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Building Large & Small

Summer is coming to the Canyon and work is speeding up at Camp: here’s the report for June 2022 from the Sturtevant Conservancy.

There are two “big” projects underway that, when completed, will give the public safe and reliable access into the Big Santa Anita Canyon. The objectively larger one is the L.A. County project to build a vehicle bridge on the Chantry Road, using heavy—really, really heavy! – equipment. It is currently on track for completion in early October.

The smaller but no less crucial one is helping the Adams Pack Station to reclaim the ‘horse’ or pack trail from Chantry Flats up to Camp; the tools and equipment are shovels, pick-axes, McLeods, and strong backs! The packtrain burros will be the first regular users, with hikers coming later when the Canyon opens to the public (hopefully next spring).

The trail is rough but navigable by foot now, but there is one rocky pinch point the burros cannot pass with their bags loaded; plus a few other points are tricky and need work. As soon as these can be fixed, Maggie Moran can start packing, which serves the Pack Station and the Camp—both of which remain endangered by the closure of the Canyon nearly two years after the Bobcat Fire. To join this project, visit sturtevantcamp.com/volunteer. We’ll provide the shovel!

Spring = New Births

Flowers aren’t the only things blooming in the Canyon: bear cubs have been sighted near Chantry, and on the trail to Camp, Manager Paul Witman came upon three still wet, just-born fawns (see photo). Then in Camp, a Dusky Flycatcher has made a nest in its usual place on the kitchen windowsill of the Manager’s Cabin – but this time had the advantage of a cup previously filled with ammonia to stave off the bears. A week after the first photos of her sitting on 3 eggs, the work team returned to find them hatched and hungry; the photo here shows them napping while mom is out hunting for breakfast.

How to Sell “Camp”

With Camp closed for repairs and preparing for re-opening ‘later’, the Board is catching its breath and thinking about how to advertise for that re-opening. Sturtevant is so wholly unique, it’s hard to accurately “sell”: hikers come into true wilderness, but stay in cabins, with kitchens and restrooms. Sturtevant is just 25 miles from downtown LA. so it’s ‘accessible’—but that 4.15 mile hike makes it genuinely remote. In Camp guests are “wi-fi free”, yet most awareness of Camp is built on-line, especially now while the Canyon is closed. It feels luxurious to have bed and pillows in the wilderness, but for sure it’s not glamping, it’s rustic—historically, intentionally, inevitably rustic!

We’re confident that the Canyon’s magic will continue to pull in all kinds of people, just as it has since Wilbur set up the first tents in 1893. With that in mind, one option to both sell that Canyon magic and recover the guest capacity of Cabin-1 could be to put up an old-school canvass sidewall tent. These have become popular and are readily available—just as they were way back when: the accompanying photo is from the 1897 Sears & Roebuck catalogue, showing many kinds of tents for recreation and work.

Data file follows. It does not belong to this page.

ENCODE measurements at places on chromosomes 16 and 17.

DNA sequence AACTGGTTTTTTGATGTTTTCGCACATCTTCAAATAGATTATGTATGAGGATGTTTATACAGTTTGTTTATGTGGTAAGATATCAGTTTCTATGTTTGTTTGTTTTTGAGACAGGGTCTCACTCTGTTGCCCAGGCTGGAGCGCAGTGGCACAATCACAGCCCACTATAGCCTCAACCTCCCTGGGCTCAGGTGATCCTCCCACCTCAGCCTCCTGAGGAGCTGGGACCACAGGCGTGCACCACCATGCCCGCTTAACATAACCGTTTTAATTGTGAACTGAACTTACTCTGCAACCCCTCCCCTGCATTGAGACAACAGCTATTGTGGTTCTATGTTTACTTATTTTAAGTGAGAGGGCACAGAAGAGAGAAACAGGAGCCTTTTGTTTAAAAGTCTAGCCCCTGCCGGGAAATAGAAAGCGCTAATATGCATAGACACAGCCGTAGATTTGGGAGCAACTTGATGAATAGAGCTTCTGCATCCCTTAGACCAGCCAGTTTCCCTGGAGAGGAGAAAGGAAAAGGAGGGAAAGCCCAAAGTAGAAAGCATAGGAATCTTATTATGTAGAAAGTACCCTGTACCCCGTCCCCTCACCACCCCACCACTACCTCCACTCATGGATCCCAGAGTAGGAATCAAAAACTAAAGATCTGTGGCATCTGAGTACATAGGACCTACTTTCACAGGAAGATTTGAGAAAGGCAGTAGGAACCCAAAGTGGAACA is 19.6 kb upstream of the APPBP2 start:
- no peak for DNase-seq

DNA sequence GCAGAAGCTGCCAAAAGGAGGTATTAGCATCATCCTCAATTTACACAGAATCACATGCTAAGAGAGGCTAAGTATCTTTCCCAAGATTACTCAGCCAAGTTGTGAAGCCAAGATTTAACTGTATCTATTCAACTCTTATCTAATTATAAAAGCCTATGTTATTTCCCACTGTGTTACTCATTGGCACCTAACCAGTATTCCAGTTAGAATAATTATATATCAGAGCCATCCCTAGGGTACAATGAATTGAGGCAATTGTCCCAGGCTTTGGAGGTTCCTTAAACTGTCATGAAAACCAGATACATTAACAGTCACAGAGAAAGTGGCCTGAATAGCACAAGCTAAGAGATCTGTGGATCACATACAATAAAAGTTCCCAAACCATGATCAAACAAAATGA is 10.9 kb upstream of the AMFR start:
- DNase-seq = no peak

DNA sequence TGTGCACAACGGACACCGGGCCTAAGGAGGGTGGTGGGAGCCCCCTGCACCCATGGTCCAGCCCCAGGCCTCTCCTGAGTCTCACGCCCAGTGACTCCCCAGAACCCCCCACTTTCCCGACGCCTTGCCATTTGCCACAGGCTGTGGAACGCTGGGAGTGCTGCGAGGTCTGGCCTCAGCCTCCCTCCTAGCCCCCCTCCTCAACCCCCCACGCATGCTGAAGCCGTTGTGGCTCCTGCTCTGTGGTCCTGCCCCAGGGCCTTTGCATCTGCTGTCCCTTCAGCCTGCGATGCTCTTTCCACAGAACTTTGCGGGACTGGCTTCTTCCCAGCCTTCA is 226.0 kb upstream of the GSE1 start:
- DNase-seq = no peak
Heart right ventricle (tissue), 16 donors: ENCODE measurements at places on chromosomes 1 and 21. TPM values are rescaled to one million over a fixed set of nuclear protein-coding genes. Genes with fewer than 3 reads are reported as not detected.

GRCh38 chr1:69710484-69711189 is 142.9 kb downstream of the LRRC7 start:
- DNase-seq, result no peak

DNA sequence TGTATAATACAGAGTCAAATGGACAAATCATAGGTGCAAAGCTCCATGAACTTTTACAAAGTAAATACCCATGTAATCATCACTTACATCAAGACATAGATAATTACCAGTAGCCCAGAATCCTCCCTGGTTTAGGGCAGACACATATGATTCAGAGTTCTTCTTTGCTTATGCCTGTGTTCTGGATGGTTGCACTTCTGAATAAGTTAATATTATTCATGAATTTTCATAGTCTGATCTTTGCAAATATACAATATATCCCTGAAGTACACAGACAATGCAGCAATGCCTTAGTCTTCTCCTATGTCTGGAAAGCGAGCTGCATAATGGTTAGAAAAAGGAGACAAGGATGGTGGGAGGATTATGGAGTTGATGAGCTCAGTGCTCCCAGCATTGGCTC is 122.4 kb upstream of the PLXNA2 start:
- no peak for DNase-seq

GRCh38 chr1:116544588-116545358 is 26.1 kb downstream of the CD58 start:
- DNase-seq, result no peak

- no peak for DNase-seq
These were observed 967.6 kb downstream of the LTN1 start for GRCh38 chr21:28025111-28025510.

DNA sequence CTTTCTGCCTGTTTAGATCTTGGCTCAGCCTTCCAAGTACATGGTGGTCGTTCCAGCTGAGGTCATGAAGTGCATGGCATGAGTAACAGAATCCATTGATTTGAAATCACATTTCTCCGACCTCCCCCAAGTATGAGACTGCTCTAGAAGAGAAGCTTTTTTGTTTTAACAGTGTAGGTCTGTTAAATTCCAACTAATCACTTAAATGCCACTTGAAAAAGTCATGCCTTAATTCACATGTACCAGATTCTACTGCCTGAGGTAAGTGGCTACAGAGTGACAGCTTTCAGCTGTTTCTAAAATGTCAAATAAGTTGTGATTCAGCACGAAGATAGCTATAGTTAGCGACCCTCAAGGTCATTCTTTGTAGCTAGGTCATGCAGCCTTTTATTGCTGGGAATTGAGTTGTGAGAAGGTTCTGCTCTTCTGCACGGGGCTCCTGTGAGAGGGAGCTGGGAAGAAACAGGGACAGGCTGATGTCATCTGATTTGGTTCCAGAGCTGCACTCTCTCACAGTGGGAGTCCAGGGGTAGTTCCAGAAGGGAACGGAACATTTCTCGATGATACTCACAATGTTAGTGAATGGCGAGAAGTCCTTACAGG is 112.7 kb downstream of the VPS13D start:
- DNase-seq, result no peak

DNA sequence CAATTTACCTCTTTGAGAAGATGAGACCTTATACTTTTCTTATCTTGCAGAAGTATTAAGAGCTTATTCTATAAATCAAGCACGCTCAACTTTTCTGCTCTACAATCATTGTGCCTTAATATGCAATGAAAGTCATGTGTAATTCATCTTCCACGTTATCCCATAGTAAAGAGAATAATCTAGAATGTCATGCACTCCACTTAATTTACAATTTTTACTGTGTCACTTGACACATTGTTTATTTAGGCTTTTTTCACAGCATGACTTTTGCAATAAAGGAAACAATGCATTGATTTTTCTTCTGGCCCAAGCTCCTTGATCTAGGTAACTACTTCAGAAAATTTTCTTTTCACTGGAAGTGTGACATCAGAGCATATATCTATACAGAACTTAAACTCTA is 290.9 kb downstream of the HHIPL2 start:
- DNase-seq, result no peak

Note that 1897 is the same year that Wilbur built the “Swiss Dining Lodge” to accommodate his booming tent-based resort business. We still enjoy it today, and are working so that many more can continue to come to Camp in the years ahead. To be part of helping that history thrive in the future visit sturtevantcamp.com/support.

Calling All Hosts, Old & New

Speaking of which (the Future): Sturtevant’s microscopic non-profit public service Conservancy depends entirely on volunteer hosts to welcome and manage guests on weekends. Looking ahead to re-opening (sometime after Christmas?) we are ramping up to recruit old and new hosts for that exciting day.

This includes an updated job description, orientation and training for hosts, and a smoother booking system for hosts, with accompanying “bennies” on the far end. If you have been a host before or want to be considered, visit sturtevantcamp.com/volunteer and/or send an email stating your interest—we’re interested in you!

And the Water-Works Goes On

These snapshots from progress on the water system include Site & Operations Manager Paul Witman piecing together the filter system for the replacement tanks at the entry to Cabin-2, which has become the storage and assembly site for all the valves, tools, etc. Action figure-photo-volunteer Scott Wilson pumps the come-along to drag one of the old concrete tank support ledgers out of its place, making room for the replacement tank/s. And Scott at rest, surveying the reworked pad for the new water tanks: the new ones are shorter but wider than the ones lost to the fire, so the pad had to be slightly expanded.

Binocular Report

Going into summer, the Conservancy’s “backpack” is full of work: getting the pack train through to Camp a.s.a.p., installing and testing the water tank (as the water level drops for the season and the continuing drought), finalizing host recruitment and training, housekeeping and repairs in Camp, upgrading our accounting and reservations systems, and developing both marketing and publicity before the Forest opens, etc.! In other words, we’re keeping our boots laced up and ask you to do the same with a visit to sturtevantcamp.com/support

Bonus Shot / Up Next

Here is a fuzzy spy photo of – what? One of our volunteers with – what? See next month’s newsletter for the big reveal!

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Bigcone Blog:
There are a lot of blogs out there, but only Sturtevant Camp is shaded by the largest untouched stand of Bigcone Spruce in the San Gabriel Mountains. Those trees drop huge seed-cones, and if you’ve ever had one conk you on the head, you’ll agree. So, we’ll claim that distinction for this blog: dropping big, fresh news all the time!